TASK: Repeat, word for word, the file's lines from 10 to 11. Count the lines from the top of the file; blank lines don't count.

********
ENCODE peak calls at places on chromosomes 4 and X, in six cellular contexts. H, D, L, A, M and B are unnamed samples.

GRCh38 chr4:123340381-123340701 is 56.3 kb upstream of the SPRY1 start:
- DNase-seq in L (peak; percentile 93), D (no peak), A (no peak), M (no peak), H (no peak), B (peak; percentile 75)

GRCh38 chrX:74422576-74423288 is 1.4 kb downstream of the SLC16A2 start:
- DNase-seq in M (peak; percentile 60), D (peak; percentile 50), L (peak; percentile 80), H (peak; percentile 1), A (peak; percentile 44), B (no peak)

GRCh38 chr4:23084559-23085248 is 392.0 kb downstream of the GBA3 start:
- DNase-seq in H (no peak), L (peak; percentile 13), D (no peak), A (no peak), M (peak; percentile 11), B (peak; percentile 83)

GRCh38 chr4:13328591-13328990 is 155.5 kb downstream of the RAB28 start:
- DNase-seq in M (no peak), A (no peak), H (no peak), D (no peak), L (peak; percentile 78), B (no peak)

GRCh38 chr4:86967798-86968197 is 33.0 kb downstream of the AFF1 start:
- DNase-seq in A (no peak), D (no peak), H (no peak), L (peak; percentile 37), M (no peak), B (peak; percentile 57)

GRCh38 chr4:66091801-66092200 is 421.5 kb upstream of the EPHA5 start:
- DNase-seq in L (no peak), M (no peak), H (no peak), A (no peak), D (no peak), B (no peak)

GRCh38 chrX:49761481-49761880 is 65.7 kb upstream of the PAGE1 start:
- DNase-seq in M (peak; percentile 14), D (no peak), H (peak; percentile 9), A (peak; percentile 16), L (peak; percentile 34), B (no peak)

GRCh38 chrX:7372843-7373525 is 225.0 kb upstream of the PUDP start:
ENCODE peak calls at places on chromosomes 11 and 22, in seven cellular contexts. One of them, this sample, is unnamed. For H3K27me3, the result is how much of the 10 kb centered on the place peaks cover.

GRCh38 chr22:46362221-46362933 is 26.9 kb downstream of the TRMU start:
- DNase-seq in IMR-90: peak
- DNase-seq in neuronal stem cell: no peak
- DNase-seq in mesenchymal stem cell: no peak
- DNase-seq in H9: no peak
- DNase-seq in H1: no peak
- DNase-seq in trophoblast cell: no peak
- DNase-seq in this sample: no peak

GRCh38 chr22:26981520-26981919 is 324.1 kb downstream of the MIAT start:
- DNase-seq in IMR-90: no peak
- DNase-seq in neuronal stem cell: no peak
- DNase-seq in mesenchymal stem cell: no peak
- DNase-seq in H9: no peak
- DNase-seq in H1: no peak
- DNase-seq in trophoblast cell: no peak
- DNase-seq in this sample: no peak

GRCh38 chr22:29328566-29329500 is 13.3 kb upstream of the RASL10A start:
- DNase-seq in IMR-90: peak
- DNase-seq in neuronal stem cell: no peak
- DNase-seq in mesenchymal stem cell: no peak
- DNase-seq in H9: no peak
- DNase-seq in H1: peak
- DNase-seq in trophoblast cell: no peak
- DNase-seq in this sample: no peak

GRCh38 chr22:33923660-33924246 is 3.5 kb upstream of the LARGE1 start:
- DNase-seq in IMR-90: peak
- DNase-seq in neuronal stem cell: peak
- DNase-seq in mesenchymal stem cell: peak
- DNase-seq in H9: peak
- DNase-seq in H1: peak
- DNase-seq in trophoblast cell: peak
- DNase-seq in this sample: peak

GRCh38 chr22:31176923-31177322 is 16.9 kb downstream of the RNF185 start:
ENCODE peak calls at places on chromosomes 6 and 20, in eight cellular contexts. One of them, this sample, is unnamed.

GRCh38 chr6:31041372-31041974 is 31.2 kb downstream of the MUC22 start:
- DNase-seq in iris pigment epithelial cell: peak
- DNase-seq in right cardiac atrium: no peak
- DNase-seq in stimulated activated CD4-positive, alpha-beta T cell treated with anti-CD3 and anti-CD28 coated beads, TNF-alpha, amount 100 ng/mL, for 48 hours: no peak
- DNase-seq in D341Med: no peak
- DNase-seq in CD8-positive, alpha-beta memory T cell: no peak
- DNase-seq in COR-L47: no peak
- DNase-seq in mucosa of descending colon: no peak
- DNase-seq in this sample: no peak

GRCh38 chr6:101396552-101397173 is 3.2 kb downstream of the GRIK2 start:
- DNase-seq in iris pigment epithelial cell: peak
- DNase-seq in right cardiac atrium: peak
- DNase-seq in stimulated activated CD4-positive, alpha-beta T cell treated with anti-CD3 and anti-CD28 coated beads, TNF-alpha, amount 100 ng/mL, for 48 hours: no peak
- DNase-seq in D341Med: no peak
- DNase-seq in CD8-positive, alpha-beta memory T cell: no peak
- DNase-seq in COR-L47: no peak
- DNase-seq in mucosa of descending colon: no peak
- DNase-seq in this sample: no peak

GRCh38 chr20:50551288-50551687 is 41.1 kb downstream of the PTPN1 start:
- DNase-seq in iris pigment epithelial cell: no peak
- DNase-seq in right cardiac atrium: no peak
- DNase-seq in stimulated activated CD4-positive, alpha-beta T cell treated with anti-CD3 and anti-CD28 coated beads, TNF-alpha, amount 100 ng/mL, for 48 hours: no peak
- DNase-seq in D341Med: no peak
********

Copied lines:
GRCh38 chr4:86967798-86968197 is 33.0 kb downstream of the AFF1 start:
- DNase-seq in A (no peak), D (no peak), H (no peak), L (peak; percentile 37), M (no peak), B (peak; percentile 57)